All in all, these more curated deals are not the way forward, especially for publishers. Realistically, the best thing that could happen is for one ad to show on a publisher’s site where there is a huge premium; the publisher would earn a bunch of money and the advertiser would be guaranteed the most engagement with that ad.
But, as we know, that’s not likely to happen anytime soon.
Questions and comments from the audience
In reference to our podcast in February titled “The Rise of Generative AI and Meta Ad-Targeting Transparency”
I’m very concerned about the future of blogging and income. What’s going to happen when the great deluge of articles gets posted? It just seems like the barriers to entry for writing blogs are gone and I’m concerned about future monetization.
Ultimately, artificial intelligence is a tool and not something that is going to take over writing good content. If you’re a publisher who can be disrupted by AI, then you’re likely not adding something unique or valuable.
Additionally, all source content that AI pulls from is from humans. There is still a need for human-produced content, if not for quality, then at least for artificial intelligence to get its information. While it might seem crazy to make content that will then be used by AI to create more content, your content will still hold more value because you have a real, human experience—that will always (at least in our lifetime) be valuable.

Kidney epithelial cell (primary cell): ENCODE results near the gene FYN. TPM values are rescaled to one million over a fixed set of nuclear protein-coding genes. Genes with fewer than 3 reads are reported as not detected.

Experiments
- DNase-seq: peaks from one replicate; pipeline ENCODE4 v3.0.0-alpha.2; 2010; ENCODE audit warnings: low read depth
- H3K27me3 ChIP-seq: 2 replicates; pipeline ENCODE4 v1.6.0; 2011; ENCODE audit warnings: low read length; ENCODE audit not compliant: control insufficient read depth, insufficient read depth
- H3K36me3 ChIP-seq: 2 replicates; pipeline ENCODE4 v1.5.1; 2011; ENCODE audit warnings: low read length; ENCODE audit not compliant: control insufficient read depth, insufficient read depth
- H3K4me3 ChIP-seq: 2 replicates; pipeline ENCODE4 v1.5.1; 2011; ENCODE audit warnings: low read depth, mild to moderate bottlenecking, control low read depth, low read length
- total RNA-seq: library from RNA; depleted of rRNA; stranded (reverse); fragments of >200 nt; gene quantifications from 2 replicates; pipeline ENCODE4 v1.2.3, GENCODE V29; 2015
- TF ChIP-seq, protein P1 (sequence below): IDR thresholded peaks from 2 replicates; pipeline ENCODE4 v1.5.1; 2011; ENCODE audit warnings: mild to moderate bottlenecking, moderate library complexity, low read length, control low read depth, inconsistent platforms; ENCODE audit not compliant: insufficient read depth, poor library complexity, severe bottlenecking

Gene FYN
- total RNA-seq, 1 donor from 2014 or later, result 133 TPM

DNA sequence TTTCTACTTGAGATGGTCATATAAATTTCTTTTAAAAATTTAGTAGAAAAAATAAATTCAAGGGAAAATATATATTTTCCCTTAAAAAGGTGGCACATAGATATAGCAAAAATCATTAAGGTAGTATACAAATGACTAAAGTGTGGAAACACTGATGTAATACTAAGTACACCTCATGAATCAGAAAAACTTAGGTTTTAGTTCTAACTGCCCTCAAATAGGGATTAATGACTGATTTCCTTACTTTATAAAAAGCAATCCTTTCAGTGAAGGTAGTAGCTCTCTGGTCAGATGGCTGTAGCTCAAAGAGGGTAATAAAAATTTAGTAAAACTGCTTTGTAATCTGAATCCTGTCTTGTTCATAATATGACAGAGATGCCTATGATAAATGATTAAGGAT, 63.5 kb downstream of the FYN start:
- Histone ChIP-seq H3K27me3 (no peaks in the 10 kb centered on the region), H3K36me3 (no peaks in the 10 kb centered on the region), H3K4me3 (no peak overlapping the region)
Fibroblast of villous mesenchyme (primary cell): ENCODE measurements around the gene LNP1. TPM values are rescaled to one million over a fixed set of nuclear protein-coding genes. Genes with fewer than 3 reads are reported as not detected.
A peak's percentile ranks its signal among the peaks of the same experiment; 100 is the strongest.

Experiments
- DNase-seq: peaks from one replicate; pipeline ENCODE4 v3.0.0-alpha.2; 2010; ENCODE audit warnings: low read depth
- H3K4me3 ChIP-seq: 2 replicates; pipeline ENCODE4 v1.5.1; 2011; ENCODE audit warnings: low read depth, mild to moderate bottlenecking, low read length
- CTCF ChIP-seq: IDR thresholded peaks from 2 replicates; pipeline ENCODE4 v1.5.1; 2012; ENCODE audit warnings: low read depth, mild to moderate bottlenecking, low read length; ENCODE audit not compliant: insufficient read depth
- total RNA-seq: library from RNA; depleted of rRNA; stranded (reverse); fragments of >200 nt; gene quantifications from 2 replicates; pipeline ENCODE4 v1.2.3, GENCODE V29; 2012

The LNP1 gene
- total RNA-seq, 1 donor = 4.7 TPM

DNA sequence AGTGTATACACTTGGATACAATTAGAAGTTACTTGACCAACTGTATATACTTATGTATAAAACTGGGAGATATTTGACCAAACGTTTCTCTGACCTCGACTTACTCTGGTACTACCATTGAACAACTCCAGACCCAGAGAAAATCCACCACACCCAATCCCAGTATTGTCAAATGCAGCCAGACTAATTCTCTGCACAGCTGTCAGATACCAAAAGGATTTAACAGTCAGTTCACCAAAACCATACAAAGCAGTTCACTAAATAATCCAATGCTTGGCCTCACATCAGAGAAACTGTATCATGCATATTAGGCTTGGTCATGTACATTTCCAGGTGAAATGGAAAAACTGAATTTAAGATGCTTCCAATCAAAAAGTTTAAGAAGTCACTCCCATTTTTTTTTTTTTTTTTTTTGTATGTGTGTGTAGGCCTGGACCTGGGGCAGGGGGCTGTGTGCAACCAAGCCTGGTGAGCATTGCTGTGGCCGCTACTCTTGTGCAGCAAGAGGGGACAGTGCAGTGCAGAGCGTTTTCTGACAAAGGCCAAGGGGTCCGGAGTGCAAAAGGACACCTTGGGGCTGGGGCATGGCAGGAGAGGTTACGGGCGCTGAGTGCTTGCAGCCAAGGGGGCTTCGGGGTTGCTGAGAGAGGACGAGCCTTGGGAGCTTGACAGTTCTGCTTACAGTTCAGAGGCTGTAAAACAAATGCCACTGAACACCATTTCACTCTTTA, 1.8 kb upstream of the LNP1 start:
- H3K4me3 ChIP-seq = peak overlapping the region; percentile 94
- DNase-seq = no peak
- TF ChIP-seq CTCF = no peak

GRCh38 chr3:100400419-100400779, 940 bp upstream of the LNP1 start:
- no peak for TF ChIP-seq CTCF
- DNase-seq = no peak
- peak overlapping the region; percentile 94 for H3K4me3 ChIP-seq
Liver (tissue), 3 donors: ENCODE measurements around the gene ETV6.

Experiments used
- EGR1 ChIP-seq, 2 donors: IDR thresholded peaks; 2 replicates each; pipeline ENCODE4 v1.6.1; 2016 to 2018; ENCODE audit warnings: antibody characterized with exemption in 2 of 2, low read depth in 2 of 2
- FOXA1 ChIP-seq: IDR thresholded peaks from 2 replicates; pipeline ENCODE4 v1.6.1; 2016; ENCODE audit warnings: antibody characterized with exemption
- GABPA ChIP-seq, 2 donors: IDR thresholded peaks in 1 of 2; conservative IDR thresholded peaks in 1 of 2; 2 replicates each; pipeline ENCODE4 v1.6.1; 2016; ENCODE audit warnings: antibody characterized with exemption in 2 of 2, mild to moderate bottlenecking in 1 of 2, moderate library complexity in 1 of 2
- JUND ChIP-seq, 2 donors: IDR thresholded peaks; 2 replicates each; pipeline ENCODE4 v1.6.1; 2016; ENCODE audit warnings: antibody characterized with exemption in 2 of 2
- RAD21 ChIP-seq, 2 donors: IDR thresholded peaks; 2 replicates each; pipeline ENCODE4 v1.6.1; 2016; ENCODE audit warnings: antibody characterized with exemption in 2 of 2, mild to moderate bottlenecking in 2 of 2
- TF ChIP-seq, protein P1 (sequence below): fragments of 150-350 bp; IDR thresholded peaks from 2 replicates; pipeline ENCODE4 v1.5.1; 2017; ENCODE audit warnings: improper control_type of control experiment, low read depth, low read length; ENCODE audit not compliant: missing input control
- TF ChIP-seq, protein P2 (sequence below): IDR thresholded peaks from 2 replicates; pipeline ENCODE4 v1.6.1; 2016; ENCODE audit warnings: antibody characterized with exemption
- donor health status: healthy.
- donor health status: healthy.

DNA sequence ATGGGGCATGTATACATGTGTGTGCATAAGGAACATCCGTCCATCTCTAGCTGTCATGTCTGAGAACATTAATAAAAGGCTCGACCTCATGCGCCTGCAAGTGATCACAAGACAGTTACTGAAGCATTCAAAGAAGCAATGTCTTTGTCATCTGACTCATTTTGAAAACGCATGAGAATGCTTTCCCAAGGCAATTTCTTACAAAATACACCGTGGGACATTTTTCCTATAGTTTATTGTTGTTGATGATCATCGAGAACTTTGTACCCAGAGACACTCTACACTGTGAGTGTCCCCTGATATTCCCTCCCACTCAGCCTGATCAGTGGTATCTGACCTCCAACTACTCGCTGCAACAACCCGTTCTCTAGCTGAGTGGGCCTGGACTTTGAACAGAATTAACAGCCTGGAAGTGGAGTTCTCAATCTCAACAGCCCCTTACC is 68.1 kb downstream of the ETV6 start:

I think you made a brief reference to the importance of originality in writing content. What else can a blogger do to ensure their content stays monetizable going forward? Could you please elaborate on how a blogger can stay future-proof in these uncertain times?
The best thing a publisher can do is to lean into what they know.
Trying to follow niches that are making a lot of money or that aren’t as competitive as others are not going to be as successful or as personally satisfying.
Consider something that we often see in the US—a CVS and a Walgreens across the street from one another (both are small, “has everything” stores with a pharmacy inside). However, these stores aren’t really competing against each other very much because they serve a completely different customer base.
Even though there are plenty of sites making similar content to what you may want to make, your unique experience is what is valuable.